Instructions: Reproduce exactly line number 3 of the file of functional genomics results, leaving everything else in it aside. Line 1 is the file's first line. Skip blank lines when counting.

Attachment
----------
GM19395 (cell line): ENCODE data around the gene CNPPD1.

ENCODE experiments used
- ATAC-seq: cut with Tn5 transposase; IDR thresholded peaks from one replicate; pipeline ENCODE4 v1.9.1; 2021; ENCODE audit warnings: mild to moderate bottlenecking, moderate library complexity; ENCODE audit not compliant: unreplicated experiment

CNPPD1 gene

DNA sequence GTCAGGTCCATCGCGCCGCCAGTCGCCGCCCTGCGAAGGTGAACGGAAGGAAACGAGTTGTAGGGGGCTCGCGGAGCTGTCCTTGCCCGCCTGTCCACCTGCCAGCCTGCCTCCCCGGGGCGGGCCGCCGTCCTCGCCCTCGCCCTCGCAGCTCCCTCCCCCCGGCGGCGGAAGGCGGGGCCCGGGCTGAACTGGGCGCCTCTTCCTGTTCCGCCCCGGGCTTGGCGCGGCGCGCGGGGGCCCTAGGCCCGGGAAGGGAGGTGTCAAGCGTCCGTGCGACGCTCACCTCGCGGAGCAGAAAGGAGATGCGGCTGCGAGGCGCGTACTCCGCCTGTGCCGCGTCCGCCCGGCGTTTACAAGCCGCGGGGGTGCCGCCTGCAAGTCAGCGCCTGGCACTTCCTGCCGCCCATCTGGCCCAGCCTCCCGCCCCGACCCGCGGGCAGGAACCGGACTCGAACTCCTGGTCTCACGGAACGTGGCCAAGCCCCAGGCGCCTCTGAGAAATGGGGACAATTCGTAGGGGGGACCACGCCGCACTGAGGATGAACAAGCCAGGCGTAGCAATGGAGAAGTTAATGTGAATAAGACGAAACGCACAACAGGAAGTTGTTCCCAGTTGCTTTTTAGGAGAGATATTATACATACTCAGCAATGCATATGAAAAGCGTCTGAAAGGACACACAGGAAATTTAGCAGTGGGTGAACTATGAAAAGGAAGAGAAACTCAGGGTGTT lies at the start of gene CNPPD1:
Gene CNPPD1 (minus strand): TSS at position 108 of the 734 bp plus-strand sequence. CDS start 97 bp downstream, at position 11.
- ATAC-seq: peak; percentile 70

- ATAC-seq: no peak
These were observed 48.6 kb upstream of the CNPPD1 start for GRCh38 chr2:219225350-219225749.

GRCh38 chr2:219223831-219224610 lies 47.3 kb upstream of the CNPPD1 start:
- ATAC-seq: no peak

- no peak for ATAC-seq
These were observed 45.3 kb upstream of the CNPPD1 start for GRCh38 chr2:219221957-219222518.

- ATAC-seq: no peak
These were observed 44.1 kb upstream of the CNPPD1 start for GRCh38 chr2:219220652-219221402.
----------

- ATAC-seq: cut with Tn5 transposase; IDR thresholded peaks from one replicate; pipeline ENCODE4 v1.9.1; 2021; ENCODE audit warnings: mild to moderate bottlenecking, moderate library complexity; ENCODE audit not compliant: unreplicated experiment